StratEdge Power Amplifier Package Used on Mars Rovers

SAN DIEGO, Calif., 16 Nov. 2006. StratEdge, a designer and producer of semiconductor packages for microwave, millimeter wave, and high-speed digital devices, has announced that one of its SE20 power amplifier packages is playing a role in transmitting signals with information gathered from Mars Exploration Rovers Spirit and Opportunity back to Earth. The power amplifier package is used to protect the gallium arsenide monolithic microwave integrated circuits and ensure signal integrity.

Nov 16th, 2006

SAN DIEGO, Calif., 16 Nov. 2006. StratEdge, a designer and producer of semiconductor packages for microwave, millimeter wave, and high-speed digital devices, has announced that one of its SE20 power amplifier packages is playing a role in transmitting signals with information gathered from Mars Exploration Rovers Spirit and Opportunity back to Earth.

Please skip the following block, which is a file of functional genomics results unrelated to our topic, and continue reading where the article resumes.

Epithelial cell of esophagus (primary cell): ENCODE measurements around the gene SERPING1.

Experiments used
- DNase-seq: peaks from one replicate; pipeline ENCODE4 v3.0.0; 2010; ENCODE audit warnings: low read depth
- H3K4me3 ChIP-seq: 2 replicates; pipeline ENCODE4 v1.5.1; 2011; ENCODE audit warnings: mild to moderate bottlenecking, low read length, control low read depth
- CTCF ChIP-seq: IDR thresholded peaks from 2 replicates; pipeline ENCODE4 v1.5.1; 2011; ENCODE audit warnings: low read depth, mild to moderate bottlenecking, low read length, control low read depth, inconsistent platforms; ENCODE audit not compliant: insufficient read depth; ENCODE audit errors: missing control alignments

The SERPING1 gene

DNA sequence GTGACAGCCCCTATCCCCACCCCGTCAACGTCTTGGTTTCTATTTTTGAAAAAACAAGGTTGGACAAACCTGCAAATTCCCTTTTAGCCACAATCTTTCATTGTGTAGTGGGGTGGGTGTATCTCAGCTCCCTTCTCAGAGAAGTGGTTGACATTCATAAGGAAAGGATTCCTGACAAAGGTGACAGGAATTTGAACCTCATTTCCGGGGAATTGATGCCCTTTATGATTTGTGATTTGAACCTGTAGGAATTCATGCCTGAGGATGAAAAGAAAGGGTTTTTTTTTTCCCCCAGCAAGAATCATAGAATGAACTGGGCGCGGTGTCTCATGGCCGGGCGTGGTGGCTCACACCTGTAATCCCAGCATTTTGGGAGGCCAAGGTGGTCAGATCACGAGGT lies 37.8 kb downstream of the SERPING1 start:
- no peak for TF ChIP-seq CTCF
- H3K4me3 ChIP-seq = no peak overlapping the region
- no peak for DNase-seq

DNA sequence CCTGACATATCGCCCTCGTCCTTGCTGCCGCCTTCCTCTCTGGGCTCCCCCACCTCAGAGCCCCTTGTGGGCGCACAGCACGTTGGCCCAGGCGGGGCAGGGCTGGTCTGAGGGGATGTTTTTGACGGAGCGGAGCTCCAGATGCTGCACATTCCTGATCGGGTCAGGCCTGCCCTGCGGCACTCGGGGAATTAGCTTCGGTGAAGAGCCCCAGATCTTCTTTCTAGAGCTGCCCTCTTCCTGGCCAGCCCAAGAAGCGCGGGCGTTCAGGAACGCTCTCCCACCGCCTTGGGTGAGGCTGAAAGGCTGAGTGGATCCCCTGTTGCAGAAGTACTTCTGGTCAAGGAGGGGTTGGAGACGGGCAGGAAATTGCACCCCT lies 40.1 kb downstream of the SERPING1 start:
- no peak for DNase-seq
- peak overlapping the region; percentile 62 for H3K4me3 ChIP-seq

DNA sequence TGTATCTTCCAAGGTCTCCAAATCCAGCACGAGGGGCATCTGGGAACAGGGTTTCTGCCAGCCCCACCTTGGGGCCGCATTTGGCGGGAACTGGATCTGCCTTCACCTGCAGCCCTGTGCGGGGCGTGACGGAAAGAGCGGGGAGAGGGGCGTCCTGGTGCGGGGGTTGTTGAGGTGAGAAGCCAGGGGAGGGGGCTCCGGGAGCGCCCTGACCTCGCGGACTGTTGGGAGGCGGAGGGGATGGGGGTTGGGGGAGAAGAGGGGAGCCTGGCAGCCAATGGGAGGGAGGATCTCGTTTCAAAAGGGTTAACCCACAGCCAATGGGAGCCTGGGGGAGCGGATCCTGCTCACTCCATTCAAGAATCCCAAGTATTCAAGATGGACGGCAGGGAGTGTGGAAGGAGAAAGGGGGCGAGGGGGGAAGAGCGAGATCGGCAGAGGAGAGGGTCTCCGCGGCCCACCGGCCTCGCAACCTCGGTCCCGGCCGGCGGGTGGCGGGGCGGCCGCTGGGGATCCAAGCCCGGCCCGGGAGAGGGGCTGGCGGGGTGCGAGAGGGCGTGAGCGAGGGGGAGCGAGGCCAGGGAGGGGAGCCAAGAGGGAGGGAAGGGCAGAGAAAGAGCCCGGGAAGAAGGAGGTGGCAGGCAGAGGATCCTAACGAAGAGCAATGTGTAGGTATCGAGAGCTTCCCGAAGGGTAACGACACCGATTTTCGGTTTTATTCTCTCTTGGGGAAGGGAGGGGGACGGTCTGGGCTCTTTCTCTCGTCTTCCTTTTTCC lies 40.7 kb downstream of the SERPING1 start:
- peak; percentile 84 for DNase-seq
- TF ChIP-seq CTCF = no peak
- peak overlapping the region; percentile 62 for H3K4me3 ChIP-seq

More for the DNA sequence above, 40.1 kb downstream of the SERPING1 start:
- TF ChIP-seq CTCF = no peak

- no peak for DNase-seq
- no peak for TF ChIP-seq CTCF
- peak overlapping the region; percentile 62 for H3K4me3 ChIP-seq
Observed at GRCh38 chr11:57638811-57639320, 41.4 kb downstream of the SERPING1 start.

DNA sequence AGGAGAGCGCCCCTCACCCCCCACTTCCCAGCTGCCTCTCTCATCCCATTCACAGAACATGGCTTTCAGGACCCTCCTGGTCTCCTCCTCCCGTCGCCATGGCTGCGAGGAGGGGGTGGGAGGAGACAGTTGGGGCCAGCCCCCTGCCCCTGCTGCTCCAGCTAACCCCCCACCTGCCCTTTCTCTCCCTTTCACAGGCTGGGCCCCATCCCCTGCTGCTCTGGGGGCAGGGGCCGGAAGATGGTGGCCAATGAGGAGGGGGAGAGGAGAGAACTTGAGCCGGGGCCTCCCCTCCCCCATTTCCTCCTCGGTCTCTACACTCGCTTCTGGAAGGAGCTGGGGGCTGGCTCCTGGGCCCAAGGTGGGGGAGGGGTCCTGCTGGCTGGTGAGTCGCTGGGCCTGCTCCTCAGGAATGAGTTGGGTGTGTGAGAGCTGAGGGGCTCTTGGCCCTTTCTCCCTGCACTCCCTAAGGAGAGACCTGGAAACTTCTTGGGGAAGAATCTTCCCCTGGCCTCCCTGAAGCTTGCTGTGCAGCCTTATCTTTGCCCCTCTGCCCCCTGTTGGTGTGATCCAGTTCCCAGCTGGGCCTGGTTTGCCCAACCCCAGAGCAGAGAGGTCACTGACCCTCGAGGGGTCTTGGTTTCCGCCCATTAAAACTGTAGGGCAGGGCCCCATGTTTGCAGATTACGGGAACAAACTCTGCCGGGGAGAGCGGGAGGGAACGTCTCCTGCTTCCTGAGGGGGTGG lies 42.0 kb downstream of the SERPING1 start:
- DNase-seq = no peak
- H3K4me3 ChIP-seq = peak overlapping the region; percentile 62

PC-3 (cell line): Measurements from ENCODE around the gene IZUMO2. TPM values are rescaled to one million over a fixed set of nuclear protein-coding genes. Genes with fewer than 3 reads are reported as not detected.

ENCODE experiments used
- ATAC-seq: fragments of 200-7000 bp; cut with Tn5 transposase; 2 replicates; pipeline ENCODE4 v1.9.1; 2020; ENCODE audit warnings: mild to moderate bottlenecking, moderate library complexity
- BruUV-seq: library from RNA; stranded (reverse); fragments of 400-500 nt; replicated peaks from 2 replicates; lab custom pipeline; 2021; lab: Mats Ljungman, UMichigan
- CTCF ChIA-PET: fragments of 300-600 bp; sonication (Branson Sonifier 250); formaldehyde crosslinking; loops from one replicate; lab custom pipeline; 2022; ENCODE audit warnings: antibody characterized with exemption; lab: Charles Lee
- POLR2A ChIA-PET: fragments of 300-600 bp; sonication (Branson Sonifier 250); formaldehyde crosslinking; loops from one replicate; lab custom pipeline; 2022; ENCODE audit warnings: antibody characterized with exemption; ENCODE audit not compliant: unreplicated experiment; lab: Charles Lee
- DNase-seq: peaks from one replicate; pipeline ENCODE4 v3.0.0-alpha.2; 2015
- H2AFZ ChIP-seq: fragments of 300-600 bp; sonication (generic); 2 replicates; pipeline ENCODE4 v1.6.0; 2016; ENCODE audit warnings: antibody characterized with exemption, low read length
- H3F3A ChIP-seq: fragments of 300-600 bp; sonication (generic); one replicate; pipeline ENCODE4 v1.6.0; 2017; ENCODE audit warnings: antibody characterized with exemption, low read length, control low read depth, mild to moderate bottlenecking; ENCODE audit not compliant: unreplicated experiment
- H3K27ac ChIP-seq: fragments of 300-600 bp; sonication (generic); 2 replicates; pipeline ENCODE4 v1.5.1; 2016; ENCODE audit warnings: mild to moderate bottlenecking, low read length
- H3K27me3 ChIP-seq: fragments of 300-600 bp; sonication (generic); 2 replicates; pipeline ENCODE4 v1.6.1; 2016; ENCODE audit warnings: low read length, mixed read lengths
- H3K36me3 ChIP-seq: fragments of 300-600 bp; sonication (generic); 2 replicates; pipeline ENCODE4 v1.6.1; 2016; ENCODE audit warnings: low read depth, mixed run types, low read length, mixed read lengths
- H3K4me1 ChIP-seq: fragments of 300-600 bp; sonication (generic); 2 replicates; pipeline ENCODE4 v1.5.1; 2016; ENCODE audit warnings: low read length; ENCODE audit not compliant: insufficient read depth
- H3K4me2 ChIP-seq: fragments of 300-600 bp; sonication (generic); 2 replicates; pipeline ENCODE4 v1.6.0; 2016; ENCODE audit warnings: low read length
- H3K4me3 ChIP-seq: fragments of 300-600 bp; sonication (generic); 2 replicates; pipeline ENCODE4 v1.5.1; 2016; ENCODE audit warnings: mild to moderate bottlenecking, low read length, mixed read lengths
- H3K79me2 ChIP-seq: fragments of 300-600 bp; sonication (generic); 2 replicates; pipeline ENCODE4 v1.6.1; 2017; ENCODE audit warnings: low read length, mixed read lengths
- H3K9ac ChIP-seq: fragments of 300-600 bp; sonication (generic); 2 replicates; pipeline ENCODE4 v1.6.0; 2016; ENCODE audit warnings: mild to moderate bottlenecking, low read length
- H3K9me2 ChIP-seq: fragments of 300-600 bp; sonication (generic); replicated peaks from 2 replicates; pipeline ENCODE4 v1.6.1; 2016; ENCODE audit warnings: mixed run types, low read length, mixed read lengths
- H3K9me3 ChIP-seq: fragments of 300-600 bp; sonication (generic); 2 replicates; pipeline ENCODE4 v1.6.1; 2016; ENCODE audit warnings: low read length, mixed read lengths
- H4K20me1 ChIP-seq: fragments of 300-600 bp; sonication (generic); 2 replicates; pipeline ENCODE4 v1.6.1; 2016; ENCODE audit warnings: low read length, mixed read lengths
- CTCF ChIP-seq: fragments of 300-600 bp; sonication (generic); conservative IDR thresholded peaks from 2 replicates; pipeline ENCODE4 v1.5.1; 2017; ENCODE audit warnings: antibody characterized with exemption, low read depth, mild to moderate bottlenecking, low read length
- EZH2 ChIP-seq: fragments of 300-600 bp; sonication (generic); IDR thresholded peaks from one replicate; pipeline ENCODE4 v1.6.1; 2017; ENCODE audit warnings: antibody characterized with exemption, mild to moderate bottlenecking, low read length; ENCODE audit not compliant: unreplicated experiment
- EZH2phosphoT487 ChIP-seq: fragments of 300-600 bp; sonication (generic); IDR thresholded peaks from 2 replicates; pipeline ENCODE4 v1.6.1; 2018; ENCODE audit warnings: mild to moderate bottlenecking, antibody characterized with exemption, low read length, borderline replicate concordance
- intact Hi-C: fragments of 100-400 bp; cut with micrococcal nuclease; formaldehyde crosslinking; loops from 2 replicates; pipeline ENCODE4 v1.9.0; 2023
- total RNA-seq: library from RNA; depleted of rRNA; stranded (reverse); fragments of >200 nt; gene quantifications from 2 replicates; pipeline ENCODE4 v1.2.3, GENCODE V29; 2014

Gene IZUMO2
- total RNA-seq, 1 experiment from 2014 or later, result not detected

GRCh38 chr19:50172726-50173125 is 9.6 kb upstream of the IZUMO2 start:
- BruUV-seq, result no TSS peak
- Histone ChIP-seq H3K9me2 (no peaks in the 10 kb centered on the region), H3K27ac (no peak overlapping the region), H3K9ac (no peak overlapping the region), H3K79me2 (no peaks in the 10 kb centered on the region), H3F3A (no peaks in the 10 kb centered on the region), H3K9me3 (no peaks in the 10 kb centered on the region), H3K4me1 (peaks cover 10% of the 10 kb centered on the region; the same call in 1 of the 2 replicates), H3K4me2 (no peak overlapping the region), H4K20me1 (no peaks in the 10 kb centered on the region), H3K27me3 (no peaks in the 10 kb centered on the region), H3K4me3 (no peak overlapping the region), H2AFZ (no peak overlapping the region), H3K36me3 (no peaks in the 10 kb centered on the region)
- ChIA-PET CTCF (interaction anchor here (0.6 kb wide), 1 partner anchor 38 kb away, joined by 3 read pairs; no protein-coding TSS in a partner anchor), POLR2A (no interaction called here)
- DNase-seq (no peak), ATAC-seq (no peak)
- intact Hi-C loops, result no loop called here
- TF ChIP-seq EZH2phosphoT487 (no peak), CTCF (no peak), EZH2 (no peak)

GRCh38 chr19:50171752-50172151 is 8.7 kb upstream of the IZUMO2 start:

The power amplifier package is used to protect the gallium arsenide monolithic microwave integrated circuits (MMICs) and ensure signal integrity.

All signals that are transmitted from the rovers go through a StratEdge package. The rovers communicate at X-Band frequency. It's critical that the package doesn't interfere with the signals produced by the MMIC.

The package has continuous gold traces that run through the package wall. The design of these conductive traces minimizes signal loss, so the MMIC performs optimally. Single transition insertion loss is better than 0.1 dB at X-Band.

The rugged StratEdge package is fully hermetic. The package has a copper composite base with a thermal conductivity of 170 W/m-K. The high thermal conductivity of the base reduces the junction temperature and enhances reliability of the MMIC. The package can withstand temperatures from -60 degrees to +250 degrees Fahrenheit (-16 degrees to +121 degree Celsius).

The StratEdge package was incorporated into Motorola's electronic communications assembly. General Dynamics acquired Motorola Integrated Information Systems Group in 2001.

The rovers were launched in June and July of 2003 with a lifetime anticipated at three months once they landed on Mars. The rovers have been in service for several times their designed life.

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